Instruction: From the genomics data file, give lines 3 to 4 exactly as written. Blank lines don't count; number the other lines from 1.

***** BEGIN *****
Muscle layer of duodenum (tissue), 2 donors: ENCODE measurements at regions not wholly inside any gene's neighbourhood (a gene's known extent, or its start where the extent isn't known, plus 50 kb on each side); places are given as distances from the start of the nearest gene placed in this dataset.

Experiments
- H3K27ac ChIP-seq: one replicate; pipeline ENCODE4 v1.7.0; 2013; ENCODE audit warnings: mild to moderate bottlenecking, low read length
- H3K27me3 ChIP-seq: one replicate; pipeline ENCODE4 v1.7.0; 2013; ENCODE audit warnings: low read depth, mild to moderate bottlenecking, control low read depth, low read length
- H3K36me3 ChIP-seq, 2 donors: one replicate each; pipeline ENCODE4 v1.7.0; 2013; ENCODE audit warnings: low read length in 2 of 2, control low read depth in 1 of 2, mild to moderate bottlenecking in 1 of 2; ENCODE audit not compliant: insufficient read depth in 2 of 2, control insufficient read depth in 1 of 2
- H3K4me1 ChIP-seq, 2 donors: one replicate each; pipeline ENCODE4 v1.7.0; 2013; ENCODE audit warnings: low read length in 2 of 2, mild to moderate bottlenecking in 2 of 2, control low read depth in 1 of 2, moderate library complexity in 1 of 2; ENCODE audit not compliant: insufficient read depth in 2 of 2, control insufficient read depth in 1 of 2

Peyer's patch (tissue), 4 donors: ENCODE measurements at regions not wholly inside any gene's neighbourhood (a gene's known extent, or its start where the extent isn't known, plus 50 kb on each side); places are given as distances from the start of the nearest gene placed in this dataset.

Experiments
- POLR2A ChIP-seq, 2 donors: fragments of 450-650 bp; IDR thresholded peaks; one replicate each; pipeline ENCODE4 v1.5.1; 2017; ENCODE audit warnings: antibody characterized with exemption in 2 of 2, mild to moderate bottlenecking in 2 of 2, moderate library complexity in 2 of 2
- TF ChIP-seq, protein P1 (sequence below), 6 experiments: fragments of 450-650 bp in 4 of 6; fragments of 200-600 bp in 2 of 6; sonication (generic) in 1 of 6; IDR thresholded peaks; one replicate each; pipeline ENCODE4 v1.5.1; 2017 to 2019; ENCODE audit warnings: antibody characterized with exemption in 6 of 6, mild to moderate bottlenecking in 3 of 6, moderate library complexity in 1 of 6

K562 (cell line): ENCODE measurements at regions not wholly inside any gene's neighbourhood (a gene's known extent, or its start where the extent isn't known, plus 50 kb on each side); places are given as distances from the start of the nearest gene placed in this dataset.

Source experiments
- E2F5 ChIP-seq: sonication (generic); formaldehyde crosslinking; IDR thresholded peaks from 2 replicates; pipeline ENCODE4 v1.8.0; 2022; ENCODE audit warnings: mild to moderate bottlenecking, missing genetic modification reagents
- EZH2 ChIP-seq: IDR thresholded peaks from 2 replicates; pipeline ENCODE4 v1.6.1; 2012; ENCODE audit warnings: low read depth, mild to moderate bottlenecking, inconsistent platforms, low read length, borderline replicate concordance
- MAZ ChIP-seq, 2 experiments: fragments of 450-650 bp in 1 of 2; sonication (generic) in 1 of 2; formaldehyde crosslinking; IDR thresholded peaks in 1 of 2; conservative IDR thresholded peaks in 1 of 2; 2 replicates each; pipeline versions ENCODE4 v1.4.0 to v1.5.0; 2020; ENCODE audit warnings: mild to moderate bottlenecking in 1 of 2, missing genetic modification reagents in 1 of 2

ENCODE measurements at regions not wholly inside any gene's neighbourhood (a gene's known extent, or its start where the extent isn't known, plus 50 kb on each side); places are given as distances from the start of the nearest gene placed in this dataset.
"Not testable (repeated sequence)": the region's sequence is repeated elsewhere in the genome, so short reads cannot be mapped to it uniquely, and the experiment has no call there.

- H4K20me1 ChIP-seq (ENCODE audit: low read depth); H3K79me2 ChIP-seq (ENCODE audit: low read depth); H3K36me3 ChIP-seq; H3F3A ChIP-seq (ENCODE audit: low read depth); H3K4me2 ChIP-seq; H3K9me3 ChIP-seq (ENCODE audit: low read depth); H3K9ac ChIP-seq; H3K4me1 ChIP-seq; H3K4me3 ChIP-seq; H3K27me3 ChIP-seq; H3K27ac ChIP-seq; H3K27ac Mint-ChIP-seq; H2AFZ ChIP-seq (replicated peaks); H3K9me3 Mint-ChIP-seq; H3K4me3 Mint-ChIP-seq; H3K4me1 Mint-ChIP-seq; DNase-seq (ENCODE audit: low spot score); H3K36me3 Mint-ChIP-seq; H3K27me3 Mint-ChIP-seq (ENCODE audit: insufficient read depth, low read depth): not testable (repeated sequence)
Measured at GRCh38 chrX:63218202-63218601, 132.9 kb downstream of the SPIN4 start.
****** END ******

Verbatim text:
- H3K27ac ChIP-seq: one replicate; pipeline ENCODE4 v1.7.0; 2013; ENCODE audit warnings: mild to moderate bottlenecking, low read length
- H3K27me3 ChIP-seq: one replicate; pipeline ENCODE4 v1.7.0; 2013; ENCODE audit warnings: low read depth, mild to moderate bottlenecking, control low read depth, low read length